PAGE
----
Stirato | Italian Baguettes | Karen's Kitchen Stories

    The recipe for this bread has been adapted from My Bread: The Revolutionary No-Work, No-Knead Method by Jim Lahey.

    I've got a collection of about two dozen books on bread, and I can easily be distracted by new "shiny things" (aka new bread books) on the horizon. Sadly, when I pulled the link for this book from Amazon, I was reminded that I bought this book in 2009.... and had NEVER cracked it open. Oy!!

    Stirato | Italian Baguettes | Karen's Kitchen Stories

    I have made several versions of no knead bread, but this book from Jim Lahey is the book that Mark Bittman cited in the New York Times when he ignited the no knead trend. Best that I pay my long overdue respect.

    Stirato | Italian Baguettes | Karen's Kitchen Stories

    For similar Italian style baguettes using a different method, check out these Pain à l’Ancienne Baguettes


    Stirato Recipe

    Ingredients


    400 grams (3 cups) bread flour
    1 1/4 tsp salt
    1/4 tsp instant yeast
    300 g (1 1/2 C) cool water

    Instructions

    1. In a medium bowl, mix all of the ingredients with a dough whisk, a large spoon, or your wet hand, until everything is moistened, about 30 seconds to a minute. 
    2. Cover with plastic wrap and let sit for 12 to 18 hours until totally bubbly and doubled in size. 
    3. Dust your counter with flour and scrape the dough out of the bowl in one piece. 
    4. Gently nudge the dough into the shape of a rectangle and then fold it over itself from each long side as if you were creating an envelope. With your hands, gently roll the dough out into a tube and then cut the dough in half, width-wise. 
    5. Place the dough pieces, seam side down, on a floured sheet pan sized piece of parchment and cover with oiled plastic wrap. 
    6. Place a baking stone on the center rack of your oven and place whatever cover you will be using on top of it (or set up your oven for steam). Preheat the oven to 475 degrees F.
    7. When the dough has about doubled (30-45 minutes), pick up each piece and stretch it out to the length of your cover, about 11 to 13 inches. 
    8. Remove the hot cover from the stone, and, using a peel or the back of a baking sheet. drag the parchment with the dough onto the stone and place the hot cover/s over the loaves. 
    9. Bake for 20 minutes. Uncover and bake for another 10 to 20 minutes, until a golden brown. 
    10. Cool on a wire rack. 
    Sharing with Yeastspotting

    Jul 9, 2014

    Section Challah

    Section Challah from Karen's Kitchen Stories

    What is "Section Challah" you ask?

    It's actually just a way of taking a challah recipe and baking it in a loaf pan. I've actually taken challah braids and tucked them into loaf pans, but when I saw this method in Inside the Jewish Bakery: Recipes and Memories from the Golden Age of Jewish Baking, I thought it would be nice to actually give my family a challah disguised as a sandwich loaf.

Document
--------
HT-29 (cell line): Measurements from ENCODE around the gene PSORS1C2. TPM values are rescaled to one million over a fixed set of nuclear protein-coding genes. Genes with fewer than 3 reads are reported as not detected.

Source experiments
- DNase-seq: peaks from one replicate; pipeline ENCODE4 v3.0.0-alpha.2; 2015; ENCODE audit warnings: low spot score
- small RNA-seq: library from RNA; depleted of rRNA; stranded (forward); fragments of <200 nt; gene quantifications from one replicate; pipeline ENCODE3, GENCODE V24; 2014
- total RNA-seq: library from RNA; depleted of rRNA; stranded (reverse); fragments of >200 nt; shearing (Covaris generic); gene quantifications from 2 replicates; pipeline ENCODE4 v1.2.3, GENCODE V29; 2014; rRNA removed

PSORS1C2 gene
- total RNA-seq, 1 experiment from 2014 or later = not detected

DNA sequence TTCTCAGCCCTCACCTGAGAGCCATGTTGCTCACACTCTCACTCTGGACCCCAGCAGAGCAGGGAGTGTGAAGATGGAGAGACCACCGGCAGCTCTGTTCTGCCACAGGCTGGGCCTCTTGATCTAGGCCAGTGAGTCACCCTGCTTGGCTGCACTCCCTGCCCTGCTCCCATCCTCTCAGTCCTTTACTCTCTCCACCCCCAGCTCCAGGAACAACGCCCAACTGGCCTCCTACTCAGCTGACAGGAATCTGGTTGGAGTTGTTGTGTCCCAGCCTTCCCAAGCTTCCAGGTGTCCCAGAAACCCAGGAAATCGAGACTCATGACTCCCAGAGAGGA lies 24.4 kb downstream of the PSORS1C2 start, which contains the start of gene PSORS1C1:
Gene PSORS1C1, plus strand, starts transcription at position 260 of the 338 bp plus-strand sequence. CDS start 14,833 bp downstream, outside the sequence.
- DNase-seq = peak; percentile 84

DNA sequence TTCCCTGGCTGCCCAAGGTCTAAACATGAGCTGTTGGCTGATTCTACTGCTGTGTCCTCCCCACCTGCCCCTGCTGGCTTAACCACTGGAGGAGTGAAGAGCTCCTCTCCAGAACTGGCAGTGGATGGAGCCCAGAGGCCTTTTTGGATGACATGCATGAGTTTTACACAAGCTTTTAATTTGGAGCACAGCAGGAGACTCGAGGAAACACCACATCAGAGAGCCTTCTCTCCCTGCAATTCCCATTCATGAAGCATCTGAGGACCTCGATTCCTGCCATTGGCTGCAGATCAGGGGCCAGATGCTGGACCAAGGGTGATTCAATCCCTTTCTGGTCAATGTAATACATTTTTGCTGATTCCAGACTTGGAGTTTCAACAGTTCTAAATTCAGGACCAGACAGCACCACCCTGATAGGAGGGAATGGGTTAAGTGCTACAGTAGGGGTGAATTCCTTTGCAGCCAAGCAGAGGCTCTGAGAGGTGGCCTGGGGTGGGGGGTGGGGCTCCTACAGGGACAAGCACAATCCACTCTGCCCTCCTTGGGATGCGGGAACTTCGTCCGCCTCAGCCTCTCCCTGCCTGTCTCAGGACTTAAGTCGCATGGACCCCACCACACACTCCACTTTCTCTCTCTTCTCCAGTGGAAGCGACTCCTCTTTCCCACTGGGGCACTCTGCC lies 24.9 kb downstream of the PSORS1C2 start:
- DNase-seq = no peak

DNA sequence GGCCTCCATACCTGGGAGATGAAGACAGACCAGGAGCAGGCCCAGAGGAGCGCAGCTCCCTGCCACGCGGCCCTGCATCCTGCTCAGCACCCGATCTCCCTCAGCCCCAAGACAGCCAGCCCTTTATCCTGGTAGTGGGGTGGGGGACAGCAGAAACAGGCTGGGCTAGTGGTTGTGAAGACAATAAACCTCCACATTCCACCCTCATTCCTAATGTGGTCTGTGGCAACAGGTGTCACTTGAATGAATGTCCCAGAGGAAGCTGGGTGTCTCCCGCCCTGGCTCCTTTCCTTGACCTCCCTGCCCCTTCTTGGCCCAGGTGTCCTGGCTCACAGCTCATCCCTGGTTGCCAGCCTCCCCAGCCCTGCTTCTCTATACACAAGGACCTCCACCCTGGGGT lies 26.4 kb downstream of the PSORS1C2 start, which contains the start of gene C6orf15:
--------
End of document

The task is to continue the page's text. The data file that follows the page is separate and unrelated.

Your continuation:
Section Challah from Karen's Kitchen Stories

    They've been pretty patient with all of the bread shapes I've made and the precise slicing instructions I've given for boules, baguettes, and batards, so the least I could do was give them something with which they could make a chicken salad sandwich.

    Besides, I've only mastered the three strand braid at this point.

    Here's a shot of the dough prior to baking. It's amazing what happens when the dough hits the oven.

    Section Challah from Karen's Kitchen Stories

    You can use any challah dough you like to make this bread. I used a dough that is enriched with 7 1/2 egg yolks and enough sugar to give it a faintly sweet taste. The bread is just amazing when it's toasted, and is excellent slathered with peanut butter and jam. It's also perfect for chicken salad sandwiches.

    Section Challah from Karen's Kitchen Stories

    For more challah recipes, check out these posts:

    Demerara Sugar Honey Challah, Italian Challah, and Whole Wheat Challah with Apricots.

    Section Challah

    Makes two 24 ounce loaves

    Ingredients


    795 g (5 2/3 C) bread flour
    85 g (1/3 C plus 1 T) granulated sugar
    2 1/4 tsp salt
    2 1/2 tsp instant yeast (I used SAF Gold)
    130 g (7 1/2 large) egg yolks
    1/4 C vegetable oil
    1 1/2 C warm (90 degrees F) water
    1 beaten egg white for glazing
    Poppy seeds for sprinkling

    Instructions

    1. Whisk the first four ingredients in the bowl of a stand mixer.
    2. In a large measuring cup, whisk the egg yolks and oil. Add the water and whisk again. Add to the dry ingredients. 
    3. Stir with a dough whisk or mix with your hand in the bowl until you have a "shaggy dough." 
    4. With the dough hook, knead for about 10 minutes on low. The dough should be smooth and shiny. You can also knead by hand for about 12 to 15 minutes. 
    5. Place the dough into an oiled bowl or dough rising bucket, cover with plastic wrap, and allow to rise until doubled, about an hour. 
    6. Turn the dough out onto a lightly floured surface and pat it into a rectangle. Cut the dough into two equal pieces, cover one piece with plastic wrap, and set it aside. 
    7. Cut the dough piece into six equal pieces (about 4 ounces each) and form each piece into a ball. Flatten the balls and place them into a greased 9 x 5 inch loaf pan as shown in the photo. They will not fill up the pan at first, but will when the dough expands.